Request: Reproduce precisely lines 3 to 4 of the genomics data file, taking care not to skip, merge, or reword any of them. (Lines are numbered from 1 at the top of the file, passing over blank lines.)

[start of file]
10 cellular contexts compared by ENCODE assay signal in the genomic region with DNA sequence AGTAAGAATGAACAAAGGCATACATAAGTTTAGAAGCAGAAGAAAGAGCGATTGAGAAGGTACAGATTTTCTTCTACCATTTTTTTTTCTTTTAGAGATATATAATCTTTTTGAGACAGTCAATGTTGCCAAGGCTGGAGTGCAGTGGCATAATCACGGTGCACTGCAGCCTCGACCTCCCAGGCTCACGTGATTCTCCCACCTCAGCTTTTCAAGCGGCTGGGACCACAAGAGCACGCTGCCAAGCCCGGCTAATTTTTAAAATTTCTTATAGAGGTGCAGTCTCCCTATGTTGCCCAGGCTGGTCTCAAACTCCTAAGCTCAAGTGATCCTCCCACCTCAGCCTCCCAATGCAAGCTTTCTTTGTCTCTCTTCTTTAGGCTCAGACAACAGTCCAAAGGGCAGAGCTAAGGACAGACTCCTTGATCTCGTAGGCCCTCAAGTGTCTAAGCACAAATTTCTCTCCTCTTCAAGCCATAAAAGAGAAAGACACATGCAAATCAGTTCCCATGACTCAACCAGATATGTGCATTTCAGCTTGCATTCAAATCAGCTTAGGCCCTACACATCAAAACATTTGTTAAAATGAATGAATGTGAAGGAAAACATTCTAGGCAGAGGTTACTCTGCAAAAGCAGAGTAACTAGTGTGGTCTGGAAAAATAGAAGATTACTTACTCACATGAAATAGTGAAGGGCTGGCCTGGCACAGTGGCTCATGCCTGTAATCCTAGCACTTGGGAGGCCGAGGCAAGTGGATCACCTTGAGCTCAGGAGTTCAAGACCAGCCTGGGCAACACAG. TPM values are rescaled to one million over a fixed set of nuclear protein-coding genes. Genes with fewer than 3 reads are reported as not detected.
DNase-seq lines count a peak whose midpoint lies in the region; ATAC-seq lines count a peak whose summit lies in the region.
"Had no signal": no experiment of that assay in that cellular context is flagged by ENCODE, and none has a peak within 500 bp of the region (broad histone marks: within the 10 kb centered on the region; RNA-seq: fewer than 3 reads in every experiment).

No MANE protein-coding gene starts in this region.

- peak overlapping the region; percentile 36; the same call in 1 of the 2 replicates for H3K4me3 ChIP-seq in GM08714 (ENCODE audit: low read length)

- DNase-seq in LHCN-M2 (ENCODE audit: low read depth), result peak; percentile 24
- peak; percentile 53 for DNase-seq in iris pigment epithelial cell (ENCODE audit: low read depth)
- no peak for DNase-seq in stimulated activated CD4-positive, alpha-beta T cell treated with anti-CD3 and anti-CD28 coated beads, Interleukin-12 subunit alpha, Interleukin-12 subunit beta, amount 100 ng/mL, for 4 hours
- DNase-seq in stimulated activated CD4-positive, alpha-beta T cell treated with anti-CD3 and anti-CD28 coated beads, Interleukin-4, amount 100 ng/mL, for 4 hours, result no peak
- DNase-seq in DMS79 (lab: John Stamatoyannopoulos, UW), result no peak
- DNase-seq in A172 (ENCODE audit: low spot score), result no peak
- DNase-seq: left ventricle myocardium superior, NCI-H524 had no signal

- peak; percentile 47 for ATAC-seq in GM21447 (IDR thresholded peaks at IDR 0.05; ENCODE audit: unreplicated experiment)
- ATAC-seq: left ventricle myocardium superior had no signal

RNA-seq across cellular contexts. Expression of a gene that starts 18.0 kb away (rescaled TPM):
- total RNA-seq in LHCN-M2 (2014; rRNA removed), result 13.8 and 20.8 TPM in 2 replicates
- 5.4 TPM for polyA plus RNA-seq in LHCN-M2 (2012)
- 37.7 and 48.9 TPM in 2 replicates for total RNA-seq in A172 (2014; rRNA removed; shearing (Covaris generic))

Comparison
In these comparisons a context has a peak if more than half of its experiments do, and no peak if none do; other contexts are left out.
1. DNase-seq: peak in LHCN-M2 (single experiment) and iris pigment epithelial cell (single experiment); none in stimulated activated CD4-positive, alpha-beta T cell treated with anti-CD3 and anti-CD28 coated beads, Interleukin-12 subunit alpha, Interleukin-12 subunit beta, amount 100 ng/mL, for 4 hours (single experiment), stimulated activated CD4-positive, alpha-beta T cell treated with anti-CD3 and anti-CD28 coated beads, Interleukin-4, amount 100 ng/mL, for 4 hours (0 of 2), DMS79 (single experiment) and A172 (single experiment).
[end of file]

"Had no signal": no experiment of that assay in that cellular context is flagged by ENCODE, and none has a peak within 500 bp of the region (broad histone marks: within the 10 kb centered on the region; RNA-seq: fewer than 3 reads in every experiment).

No MANE protein-coding gene starts in this region.